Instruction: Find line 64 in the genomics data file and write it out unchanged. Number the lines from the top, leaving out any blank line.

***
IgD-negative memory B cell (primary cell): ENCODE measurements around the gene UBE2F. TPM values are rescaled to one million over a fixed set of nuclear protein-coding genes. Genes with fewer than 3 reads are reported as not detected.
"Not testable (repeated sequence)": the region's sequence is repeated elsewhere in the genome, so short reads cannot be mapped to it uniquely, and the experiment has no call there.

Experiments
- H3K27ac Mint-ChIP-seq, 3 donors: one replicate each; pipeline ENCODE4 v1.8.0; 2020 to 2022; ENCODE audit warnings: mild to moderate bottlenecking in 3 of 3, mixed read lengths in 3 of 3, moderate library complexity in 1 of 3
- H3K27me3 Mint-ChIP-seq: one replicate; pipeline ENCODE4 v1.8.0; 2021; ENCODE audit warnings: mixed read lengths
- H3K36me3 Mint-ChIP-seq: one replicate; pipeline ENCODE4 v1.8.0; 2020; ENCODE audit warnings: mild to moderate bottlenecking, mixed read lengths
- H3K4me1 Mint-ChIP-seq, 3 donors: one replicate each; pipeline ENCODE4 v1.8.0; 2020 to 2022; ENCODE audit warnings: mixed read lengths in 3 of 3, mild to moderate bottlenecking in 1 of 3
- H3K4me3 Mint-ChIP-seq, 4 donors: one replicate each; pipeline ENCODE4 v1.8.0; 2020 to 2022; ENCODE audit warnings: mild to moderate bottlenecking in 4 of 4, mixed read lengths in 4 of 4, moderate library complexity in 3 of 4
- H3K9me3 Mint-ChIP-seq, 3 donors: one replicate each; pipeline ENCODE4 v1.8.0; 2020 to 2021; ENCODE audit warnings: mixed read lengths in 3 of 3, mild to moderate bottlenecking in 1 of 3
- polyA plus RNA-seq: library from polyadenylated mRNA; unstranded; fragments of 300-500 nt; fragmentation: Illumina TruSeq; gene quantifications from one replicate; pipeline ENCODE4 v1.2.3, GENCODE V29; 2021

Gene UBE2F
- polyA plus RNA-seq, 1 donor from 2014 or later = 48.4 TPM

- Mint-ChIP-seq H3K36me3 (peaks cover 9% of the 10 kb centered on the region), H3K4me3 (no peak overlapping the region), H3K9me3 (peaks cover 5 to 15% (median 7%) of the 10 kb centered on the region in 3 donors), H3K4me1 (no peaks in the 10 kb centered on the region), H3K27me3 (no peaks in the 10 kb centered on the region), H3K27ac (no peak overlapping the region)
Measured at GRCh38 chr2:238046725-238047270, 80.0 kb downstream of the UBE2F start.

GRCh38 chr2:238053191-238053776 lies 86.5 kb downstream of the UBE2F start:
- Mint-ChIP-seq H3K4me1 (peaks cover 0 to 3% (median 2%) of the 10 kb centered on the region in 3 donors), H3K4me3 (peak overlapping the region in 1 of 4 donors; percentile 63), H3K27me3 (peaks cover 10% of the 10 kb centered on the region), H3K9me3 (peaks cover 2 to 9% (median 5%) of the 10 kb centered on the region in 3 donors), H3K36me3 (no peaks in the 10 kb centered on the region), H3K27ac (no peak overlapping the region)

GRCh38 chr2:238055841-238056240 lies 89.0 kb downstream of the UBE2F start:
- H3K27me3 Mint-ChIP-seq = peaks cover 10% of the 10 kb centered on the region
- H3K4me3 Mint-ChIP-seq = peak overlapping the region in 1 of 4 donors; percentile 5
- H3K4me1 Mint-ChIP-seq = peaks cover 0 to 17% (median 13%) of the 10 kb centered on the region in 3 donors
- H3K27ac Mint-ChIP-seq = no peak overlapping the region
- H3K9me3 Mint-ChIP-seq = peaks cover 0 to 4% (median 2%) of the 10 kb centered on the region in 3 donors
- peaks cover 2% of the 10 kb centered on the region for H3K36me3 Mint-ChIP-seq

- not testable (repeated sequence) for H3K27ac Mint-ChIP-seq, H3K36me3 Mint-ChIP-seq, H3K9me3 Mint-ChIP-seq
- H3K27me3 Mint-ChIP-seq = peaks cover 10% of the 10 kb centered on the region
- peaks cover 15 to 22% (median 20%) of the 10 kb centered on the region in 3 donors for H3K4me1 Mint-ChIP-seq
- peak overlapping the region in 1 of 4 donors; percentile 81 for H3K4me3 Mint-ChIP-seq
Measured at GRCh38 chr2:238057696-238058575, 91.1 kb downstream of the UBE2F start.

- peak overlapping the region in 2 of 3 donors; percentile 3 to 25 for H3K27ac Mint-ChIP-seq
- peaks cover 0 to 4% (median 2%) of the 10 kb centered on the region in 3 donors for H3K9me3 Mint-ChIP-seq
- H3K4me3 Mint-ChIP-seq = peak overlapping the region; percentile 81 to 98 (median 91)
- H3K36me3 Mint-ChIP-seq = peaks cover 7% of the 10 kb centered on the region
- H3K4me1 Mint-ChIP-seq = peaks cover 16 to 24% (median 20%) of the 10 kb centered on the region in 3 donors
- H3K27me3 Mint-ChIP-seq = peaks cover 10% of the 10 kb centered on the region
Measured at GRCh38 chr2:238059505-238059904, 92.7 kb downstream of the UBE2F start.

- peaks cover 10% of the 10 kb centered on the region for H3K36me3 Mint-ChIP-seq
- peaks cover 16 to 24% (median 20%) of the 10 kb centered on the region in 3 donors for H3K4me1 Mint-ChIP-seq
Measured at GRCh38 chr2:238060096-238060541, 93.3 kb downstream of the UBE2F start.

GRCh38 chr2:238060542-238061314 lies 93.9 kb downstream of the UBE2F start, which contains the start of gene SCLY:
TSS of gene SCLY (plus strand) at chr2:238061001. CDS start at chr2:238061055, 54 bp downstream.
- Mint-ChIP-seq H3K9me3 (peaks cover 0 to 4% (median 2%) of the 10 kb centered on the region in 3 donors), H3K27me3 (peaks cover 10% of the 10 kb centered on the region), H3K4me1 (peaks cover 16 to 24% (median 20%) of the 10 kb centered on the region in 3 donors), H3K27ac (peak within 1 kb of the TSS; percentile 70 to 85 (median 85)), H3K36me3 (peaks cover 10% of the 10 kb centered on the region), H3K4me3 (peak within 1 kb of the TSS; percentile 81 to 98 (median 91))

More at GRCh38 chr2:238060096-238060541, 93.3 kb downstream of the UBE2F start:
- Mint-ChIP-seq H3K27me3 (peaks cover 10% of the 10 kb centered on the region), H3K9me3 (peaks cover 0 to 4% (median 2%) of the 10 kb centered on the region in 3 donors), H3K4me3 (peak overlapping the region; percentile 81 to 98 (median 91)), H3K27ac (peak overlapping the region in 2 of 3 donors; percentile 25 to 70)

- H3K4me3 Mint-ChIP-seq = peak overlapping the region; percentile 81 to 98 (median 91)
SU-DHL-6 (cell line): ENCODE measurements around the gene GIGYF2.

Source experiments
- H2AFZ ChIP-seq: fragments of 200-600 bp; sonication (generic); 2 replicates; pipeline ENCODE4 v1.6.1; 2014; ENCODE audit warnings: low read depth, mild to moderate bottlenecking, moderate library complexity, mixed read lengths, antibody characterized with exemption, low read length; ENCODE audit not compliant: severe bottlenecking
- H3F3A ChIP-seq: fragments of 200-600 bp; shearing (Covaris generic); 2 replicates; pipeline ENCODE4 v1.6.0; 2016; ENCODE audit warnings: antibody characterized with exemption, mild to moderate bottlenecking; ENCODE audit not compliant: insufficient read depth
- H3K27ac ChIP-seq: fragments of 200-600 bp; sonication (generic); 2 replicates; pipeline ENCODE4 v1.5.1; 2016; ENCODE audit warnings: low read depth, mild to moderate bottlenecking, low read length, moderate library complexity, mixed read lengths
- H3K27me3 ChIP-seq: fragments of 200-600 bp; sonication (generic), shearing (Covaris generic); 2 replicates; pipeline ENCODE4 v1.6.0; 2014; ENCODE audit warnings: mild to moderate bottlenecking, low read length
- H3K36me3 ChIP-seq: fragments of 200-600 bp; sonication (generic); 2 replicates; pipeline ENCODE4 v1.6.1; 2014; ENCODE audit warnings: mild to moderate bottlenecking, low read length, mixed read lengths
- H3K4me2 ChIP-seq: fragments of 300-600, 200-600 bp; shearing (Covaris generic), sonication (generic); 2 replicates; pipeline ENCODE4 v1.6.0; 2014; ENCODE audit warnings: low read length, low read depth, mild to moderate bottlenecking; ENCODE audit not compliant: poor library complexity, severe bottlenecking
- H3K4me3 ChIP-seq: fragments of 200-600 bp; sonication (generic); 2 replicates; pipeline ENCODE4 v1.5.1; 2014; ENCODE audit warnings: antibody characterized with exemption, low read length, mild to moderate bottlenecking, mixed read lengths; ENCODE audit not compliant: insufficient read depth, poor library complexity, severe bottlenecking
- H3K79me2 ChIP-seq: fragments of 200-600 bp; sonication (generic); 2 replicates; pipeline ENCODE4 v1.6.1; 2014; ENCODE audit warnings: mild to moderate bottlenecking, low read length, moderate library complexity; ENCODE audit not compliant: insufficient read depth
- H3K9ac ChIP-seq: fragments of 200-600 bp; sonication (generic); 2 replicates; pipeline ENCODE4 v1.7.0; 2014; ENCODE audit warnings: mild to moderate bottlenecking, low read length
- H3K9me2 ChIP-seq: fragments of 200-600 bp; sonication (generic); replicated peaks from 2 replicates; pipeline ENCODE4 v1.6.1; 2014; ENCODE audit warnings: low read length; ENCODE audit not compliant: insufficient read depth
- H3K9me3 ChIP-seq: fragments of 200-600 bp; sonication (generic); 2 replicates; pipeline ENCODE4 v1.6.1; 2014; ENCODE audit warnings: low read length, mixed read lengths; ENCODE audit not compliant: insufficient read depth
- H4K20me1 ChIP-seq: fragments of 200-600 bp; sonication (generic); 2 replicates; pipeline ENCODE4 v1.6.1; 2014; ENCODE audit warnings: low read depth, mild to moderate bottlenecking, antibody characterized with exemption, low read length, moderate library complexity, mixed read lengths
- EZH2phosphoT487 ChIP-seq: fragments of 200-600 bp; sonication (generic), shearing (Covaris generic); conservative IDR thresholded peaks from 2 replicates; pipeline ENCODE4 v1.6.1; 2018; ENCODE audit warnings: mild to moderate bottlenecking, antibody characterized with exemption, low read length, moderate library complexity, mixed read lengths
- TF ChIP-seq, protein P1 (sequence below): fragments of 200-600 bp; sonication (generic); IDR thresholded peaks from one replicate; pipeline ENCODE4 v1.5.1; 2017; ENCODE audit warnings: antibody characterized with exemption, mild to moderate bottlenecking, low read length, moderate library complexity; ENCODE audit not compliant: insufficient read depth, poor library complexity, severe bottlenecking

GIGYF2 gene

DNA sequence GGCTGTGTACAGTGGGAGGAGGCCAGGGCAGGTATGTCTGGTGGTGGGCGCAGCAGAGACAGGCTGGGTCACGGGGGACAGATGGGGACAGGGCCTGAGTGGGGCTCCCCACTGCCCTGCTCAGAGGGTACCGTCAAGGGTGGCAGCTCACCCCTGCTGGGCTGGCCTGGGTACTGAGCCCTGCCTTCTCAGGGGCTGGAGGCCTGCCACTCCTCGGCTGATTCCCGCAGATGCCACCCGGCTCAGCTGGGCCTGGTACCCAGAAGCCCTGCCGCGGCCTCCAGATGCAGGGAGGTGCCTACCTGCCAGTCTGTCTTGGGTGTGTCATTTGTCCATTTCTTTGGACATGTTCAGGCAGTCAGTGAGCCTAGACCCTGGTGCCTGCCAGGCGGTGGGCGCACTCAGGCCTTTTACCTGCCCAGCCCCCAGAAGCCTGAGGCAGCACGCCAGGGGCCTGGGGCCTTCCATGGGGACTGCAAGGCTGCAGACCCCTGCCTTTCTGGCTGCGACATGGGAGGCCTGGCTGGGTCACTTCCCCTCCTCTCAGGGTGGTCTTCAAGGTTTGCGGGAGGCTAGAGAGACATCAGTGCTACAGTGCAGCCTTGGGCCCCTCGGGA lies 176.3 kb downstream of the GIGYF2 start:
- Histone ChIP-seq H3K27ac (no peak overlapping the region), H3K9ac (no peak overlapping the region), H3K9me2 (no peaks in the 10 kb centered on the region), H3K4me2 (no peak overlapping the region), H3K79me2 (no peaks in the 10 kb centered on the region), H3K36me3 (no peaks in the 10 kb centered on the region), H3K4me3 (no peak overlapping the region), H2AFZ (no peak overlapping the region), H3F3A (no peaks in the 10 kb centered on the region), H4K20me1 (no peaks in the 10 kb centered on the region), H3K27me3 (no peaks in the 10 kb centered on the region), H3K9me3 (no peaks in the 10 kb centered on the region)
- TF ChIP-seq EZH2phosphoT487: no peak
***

- TF ChIP-seq EZH2phosphoT487: no peak